Wyoming, Grand Teton National Park, Disappointment Peak

Publication Year: 1961.

Wyoming, Grand Teton National Park, Disappointment Peak—Arthur N. Plaxton (20), and Richard O. Parmelee (20), an employee at Jackson Lake Lodge, left a note at the Jenny Lake Ranger Station at 7:30 a.m. on September 3. It stated that they were going to climb Disappointment Peak and would return that same evening.

At 4:30 p.m., an exhausted girl, identifying herself as Brenda Clayson, hurriedly entered the same ranger station with the startling report that she and her companion, John Fisher, had witnessed a climbing accident while hiking near Amphitheater Lake. This had happened at approximately 3:15 p.m.

The information she imparted was vague and the Park rescue team, consisting of six men, took off from Lupine Meadow at 6:00 p.m., knowing only that an injured climber lay somewhere in the vicinity of the headwall just above Amphitheater Lake with possibly two men attending him.

Two members of the rescue team, Dave Doman and Ron Trussell, traveling light, were sent on ahead to try and locate the scene of the accident before dark. They arrived at Amphitheater Lake shortly after 7:30 p.m. The remainder of the team, pushing the trail wheel, reached the scene at 9:15 p.m. The injured climber had been identified as Richard O. Parmelee.

Arthur Plaxton and Parmelee had completed the ascent of Disappointment Peak by the Lake Ledge Route, reaching the summit at 12:30 p.m. The descent was begun at 1:15 p.m. The main couloir that bisects the steep area above Amphitheater Lake was missed and they proceeded to descend another much steeper gully farther south. Near the lower end of this gully they came to a steep section that could not be descended, and Parmelee traversed northward along a ledge in an attempt to find a route down. The time was 3:00 p.m. Plaxton trailed a short distance out on the ledge behind Parmelee. Suddenly Parmelee’s foot hold gave way. He slid down on the steep rock face on his back for nearly 100 feet where he dropped into the gully below the steep section and tumbled an additional 100 feet before coming to a stop at a point where the gully spills out onto the steep talus above the Lake.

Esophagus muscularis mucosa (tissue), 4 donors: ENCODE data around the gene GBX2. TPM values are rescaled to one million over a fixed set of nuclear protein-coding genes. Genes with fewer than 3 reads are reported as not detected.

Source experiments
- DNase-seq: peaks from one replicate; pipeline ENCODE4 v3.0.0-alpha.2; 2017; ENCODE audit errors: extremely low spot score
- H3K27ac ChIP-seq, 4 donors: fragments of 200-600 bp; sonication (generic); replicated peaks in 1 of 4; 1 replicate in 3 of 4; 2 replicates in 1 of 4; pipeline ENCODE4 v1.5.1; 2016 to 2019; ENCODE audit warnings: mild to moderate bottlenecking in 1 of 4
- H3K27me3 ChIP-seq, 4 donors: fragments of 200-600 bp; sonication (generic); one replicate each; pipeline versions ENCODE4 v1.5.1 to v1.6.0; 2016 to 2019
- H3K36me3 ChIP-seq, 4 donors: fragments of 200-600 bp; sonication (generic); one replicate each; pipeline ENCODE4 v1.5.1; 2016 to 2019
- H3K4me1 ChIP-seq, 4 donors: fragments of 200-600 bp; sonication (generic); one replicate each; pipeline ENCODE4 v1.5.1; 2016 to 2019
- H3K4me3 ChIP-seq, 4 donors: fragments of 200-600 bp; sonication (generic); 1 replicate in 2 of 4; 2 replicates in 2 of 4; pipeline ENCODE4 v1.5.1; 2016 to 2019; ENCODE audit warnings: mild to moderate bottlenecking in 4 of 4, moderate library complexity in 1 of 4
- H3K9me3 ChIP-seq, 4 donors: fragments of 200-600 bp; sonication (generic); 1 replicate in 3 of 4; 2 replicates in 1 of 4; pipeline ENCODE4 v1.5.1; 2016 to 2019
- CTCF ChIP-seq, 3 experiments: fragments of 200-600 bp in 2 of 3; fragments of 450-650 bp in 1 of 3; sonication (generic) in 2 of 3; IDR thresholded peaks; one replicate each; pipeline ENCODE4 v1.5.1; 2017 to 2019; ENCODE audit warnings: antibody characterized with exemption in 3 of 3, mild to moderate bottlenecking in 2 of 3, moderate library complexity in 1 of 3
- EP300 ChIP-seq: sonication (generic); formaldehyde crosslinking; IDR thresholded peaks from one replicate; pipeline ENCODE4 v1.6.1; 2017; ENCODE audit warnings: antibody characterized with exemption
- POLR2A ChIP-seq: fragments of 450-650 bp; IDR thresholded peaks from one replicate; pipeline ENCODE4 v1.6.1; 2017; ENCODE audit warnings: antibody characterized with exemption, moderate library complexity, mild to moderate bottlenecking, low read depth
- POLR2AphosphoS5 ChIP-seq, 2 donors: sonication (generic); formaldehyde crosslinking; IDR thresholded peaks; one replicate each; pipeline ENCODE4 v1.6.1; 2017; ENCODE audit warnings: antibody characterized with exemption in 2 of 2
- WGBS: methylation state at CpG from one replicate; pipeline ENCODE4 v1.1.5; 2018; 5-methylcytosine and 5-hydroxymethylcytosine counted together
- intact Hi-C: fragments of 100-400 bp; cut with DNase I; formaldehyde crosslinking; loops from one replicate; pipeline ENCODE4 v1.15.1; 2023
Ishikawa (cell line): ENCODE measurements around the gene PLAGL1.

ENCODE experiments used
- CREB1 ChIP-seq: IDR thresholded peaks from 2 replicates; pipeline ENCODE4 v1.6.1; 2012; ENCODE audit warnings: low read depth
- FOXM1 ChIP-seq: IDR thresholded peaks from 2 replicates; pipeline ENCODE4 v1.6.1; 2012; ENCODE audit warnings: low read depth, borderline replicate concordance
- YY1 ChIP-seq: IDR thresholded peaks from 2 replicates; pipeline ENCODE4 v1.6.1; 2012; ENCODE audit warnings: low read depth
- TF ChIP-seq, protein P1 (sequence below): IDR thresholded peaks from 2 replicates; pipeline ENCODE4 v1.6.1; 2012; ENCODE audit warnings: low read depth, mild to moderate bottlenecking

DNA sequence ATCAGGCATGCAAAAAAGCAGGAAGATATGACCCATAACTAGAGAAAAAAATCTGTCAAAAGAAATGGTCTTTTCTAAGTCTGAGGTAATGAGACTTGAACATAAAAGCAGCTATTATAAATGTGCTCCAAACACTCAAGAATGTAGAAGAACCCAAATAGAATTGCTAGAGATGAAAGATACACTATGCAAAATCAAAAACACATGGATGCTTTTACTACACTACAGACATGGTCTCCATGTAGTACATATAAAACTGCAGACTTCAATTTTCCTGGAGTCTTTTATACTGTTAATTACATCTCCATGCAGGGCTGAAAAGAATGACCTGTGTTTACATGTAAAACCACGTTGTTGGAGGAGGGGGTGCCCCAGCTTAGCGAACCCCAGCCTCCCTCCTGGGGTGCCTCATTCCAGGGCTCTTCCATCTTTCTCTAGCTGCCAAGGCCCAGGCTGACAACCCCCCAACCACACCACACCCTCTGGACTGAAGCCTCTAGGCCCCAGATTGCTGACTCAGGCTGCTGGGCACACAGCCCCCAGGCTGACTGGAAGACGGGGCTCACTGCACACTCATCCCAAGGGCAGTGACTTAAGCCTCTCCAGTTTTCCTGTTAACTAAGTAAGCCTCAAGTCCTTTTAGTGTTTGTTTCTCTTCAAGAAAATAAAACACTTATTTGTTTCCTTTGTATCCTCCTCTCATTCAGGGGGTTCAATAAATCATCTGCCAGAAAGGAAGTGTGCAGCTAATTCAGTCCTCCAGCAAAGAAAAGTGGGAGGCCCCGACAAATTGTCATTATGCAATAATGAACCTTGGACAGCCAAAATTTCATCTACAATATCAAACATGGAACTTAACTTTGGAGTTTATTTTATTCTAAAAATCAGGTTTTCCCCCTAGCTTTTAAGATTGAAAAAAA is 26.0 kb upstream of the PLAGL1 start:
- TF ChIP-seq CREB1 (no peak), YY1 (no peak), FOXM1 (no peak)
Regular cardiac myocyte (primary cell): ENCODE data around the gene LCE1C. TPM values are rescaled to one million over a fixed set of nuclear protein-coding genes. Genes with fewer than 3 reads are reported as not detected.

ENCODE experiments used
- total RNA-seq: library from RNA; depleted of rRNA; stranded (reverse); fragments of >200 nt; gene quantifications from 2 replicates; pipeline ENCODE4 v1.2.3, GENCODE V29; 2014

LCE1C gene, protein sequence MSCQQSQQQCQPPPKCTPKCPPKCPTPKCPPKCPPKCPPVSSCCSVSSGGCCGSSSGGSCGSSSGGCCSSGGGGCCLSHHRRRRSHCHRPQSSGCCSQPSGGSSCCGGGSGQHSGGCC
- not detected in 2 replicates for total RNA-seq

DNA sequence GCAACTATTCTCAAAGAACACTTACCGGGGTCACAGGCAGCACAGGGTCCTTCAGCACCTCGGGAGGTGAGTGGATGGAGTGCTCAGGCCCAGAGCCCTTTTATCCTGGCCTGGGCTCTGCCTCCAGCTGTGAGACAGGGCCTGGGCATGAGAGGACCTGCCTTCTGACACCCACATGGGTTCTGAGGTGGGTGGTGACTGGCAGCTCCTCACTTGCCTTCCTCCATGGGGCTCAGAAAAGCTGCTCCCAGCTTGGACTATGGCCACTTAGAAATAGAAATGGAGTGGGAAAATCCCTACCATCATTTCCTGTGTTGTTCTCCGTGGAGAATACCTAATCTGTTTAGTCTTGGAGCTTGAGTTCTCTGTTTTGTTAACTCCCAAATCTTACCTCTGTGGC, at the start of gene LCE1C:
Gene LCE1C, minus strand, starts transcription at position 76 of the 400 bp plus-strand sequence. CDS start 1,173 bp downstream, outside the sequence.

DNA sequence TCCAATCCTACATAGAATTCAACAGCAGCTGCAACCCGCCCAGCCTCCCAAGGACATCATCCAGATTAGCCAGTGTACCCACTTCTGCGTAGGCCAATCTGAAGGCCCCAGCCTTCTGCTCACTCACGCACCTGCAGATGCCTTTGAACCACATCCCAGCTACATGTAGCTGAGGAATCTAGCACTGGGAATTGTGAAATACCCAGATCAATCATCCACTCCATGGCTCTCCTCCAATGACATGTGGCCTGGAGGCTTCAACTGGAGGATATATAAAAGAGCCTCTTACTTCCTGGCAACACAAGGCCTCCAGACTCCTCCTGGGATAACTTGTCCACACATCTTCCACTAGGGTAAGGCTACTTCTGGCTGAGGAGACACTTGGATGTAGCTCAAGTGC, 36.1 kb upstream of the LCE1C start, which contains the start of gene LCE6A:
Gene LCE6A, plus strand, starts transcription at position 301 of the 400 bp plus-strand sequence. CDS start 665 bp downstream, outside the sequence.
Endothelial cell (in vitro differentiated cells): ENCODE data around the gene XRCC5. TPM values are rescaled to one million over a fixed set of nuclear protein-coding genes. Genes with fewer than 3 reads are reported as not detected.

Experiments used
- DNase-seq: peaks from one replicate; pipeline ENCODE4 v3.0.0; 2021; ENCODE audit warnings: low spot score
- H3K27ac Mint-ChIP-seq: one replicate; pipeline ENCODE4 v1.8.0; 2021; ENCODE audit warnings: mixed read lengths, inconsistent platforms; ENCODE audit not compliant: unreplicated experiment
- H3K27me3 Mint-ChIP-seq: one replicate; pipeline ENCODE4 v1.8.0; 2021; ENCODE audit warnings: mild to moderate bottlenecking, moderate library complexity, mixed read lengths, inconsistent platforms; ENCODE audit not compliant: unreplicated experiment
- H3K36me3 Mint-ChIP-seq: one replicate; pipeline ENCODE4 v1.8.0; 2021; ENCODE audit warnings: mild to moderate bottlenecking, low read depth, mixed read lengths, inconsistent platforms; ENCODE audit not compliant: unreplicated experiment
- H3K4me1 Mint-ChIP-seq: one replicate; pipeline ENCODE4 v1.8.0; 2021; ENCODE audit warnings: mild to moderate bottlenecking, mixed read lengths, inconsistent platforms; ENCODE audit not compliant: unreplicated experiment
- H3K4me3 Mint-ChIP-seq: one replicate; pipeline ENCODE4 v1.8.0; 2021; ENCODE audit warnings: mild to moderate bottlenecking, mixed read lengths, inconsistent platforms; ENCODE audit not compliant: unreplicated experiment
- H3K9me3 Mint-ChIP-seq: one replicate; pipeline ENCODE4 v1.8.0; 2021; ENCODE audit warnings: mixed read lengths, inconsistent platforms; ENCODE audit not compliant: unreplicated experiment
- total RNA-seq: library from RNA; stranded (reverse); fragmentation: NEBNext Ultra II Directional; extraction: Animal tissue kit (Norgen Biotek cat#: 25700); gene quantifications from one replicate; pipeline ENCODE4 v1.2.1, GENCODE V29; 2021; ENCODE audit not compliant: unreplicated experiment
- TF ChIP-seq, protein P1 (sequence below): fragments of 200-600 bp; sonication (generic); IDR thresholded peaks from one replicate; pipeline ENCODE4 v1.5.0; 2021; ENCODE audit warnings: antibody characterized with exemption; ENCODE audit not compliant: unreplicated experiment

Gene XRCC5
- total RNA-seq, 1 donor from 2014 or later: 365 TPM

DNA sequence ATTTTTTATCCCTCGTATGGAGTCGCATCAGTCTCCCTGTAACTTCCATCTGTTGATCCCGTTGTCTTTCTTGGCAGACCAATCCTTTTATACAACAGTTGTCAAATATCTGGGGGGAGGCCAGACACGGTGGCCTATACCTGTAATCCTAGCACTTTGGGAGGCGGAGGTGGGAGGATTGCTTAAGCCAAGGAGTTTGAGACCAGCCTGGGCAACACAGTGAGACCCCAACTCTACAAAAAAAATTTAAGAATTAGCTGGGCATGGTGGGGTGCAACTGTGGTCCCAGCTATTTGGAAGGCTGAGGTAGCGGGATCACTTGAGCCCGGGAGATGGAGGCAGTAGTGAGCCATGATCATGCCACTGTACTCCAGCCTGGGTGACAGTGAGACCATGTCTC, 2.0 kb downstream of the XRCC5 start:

Plaxton was able to attract the attention of some hikers at Amphitheater Lake. One of the hikers (John Fisher) came to the assistance of Parmelee while his companion (Brenda Clayson) dashed off down the trail to report the accident.

Plaxton remained stranded on the ledge for some time before a group of climbers, returning from a climb on Mount Owen, assisted him down to Amphitheater Lake. Another party of climbers, planning an ascent of Mount Owen, arrived on the scene around 6:30 p.m. They rendered what aid they could to Parmelee, who was unconscious and suffering from severe head injuries, while the former climbing party accompanied Plaxton and Fisher on down the mountain.

When the main body of the rescue team reached Parmelee, he was lying on his back with head uphill. He had previously been placed in a down mummy bag (probably by the second climbing party to arrive at the scene) and numerous compresses had been applied to his head. A cursory examination of Parmelee was sufficient to reveal the urgency of a quick evacuation. Since he had already been moved once in placing him awkwardly in the mummy bag, it was thought best not to disturb him anymore, and further first-aid procedures were curtailed.

The evacuation, which included a short hand-carry over talus to the Lake and a seven mile jaunt down the steep Glacier Trail using the litter wheel, was underway by 10:00 p.m. and completed by 1:30 a.m., September 4. Parmelee never regained consciousness but died at 10:00 a.m. in St. John’s Hospital, Jackson, the morning after his fall. Death was attributed chiefly to a severe skull fracture directly over the left eye. In addition, he suffered from broken ribs, punctured lungs, and a broken arm.

Source: F. Douglas McLaren, Supervisory Park Ranger, and James M. Langford, Park Ranger, and H. L. Bill, Superintendent, G.T.N.P.

Analysis: Had this party registered their climb in the proper manner as required by the National Park Service, they would not have been permitted to make this ascent without having received additional knowledge of the route they were attempting and having been assured of what climbing equipment was necessary. With a rope and the proper knowledge of its use they would have been able to come down without difficulty once they realized they were off route.